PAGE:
More information about the hearing and the other witnesses who testified can be found here: https://science.house.gov/legislation/hearings/energy-subcommittee-hearing-oil-and-gas-technology-innovation


The purpose of a recent House Science Committee hearing was to develop legislation that updates the Small Business Innovation Research (SBIR) and the Small Business Technology Transfer (STTR) Programs and to hold individual federal agencies and their leaders accountable for compliance and performance to combat waste, fraud and abuse, which will strengthen the programs. Witnesses provided recommendations to accelerate conversion of basic science and engineering into innovative products and solutions and on ways to maximize the return on taxpayers’ investment in these programs.

John Clanton, CEO of Lynntech, Inc., a company involved in infrared camera signal improvements, power systems for the Navy’s Unmanned Undersea Vehicle programs, and on demand hypoxia training devices, described the problems regarding commercialization across agencies as not being a consistent process. Using the military sector as an example, small businesses encounter a procurement system that discourages program managers from taking risk so that new technology development has a high barrier to entry. Many technology development firms decide to not participate in the SBIR program, because it can take years before a new technology can be transitioned.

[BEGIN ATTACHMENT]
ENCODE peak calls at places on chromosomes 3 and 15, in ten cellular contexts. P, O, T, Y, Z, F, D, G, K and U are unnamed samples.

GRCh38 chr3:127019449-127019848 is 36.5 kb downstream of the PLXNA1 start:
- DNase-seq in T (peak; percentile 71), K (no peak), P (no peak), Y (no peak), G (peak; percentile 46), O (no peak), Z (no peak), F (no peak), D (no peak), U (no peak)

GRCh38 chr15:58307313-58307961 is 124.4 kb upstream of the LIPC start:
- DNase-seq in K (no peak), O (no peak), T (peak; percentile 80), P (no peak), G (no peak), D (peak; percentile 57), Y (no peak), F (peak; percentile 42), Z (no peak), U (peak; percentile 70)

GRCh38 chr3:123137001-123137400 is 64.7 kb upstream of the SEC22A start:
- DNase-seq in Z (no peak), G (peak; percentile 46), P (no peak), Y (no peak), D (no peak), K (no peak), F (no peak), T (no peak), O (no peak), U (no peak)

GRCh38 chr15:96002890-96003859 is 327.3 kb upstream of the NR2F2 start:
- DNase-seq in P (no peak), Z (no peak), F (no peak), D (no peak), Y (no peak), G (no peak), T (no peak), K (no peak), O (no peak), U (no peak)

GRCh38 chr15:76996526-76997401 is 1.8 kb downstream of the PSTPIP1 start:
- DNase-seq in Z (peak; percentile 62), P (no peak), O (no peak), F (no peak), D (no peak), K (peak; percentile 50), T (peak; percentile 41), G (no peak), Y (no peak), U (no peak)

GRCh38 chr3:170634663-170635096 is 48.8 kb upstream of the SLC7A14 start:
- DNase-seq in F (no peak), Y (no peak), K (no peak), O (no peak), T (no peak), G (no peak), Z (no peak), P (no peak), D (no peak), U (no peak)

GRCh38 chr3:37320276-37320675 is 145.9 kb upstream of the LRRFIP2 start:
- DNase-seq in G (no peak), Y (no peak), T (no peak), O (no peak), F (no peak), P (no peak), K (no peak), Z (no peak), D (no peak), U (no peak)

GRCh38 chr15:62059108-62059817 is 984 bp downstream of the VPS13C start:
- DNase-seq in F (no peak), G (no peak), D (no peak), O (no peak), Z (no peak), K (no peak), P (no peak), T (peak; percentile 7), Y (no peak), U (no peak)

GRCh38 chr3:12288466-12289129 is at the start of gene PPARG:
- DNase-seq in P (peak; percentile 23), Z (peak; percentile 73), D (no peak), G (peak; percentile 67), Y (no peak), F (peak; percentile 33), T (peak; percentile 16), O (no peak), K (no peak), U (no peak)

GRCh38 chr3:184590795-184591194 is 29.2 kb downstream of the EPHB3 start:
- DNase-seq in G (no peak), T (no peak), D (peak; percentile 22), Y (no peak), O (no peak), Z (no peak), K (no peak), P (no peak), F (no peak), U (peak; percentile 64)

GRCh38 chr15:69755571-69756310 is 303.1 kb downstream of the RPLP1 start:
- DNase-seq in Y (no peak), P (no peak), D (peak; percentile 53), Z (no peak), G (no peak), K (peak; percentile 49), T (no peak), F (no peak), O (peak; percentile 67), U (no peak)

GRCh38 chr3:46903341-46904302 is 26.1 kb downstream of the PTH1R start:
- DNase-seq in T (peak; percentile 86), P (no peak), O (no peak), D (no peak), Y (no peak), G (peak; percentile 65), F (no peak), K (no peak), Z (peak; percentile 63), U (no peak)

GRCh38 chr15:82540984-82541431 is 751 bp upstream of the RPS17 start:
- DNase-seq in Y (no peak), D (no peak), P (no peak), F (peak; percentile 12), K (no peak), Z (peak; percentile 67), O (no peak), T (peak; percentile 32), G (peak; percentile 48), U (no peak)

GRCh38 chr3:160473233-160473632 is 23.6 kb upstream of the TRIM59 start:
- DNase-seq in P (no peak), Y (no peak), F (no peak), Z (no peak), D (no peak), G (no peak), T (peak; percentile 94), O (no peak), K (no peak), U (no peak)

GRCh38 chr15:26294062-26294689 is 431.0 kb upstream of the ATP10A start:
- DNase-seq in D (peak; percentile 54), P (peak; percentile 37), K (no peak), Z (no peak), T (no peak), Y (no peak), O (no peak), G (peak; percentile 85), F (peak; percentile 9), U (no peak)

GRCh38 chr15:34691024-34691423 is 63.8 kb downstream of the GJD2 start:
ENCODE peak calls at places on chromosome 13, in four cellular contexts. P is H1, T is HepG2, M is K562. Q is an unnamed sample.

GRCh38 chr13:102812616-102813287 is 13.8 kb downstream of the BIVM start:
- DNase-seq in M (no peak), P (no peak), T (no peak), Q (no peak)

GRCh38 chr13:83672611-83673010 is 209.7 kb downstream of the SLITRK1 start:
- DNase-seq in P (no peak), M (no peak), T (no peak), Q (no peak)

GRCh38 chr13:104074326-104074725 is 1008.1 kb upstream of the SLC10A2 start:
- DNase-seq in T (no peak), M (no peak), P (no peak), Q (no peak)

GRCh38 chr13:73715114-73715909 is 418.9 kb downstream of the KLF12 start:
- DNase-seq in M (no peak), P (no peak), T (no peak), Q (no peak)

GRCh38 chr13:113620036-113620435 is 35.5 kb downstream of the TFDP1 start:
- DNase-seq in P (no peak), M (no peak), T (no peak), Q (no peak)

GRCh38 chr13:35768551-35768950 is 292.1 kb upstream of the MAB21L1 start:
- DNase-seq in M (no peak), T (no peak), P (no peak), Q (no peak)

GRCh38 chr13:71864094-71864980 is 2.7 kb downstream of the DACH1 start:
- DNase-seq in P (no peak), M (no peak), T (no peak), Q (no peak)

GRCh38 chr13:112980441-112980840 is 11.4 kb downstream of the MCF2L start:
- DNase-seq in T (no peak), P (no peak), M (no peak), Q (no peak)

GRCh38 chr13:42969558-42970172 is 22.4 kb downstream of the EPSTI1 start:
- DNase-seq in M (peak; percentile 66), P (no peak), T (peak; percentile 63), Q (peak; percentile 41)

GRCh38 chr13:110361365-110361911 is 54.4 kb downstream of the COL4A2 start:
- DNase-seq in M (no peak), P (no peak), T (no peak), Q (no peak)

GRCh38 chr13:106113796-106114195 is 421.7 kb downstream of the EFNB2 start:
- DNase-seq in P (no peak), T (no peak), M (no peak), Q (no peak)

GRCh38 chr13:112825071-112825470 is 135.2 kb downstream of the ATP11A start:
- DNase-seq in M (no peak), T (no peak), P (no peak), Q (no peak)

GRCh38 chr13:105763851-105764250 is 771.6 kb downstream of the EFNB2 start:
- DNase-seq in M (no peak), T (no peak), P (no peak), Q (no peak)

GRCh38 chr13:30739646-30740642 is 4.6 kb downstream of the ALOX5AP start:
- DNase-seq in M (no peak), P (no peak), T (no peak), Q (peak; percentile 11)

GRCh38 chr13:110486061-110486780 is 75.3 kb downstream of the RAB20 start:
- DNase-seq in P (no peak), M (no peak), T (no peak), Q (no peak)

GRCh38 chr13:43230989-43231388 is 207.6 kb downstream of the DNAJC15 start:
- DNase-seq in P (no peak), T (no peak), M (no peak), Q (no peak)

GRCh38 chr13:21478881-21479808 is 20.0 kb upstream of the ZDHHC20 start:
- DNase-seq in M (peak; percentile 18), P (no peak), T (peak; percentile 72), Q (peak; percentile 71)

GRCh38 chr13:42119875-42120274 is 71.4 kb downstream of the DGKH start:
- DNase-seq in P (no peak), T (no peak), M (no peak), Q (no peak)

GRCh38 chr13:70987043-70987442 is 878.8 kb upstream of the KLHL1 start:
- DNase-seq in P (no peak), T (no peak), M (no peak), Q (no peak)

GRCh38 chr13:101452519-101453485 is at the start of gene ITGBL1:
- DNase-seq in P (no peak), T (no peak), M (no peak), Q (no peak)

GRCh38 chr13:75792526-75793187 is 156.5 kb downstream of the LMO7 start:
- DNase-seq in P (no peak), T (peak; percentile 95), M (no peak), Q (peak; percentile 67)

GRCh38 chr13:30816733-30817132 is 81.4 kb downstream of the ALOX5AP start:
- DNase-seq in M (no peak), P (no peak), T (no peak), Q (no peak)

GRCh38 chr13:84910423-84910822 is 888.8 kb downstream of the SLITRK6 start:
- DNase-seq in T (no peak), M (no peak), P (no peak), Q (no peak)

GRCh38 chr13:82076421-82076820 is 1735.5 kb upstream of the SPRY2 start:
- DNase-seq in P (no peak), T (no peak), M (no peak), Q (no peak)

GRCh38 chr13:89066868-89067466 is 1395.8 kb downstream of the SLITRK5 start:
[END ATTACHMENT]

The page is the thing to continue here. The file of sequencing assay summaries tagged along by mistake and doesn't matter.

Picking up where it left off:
Another witness, Angela Albán Naranjo, President and CEO of SIMETRI, a small woman-owned, minority-owned business, testified to how her business has successfully participated in the SBIR and STTR programs to create innovative intellectual property that promotes more rapid technological innovation and economic growth. She also urged greater emphasis on research and development by the U.S. to continue to be the world leader and that progress is now determined by the new innovations developed as much as by the ways in which they are applied and quickly disseminated.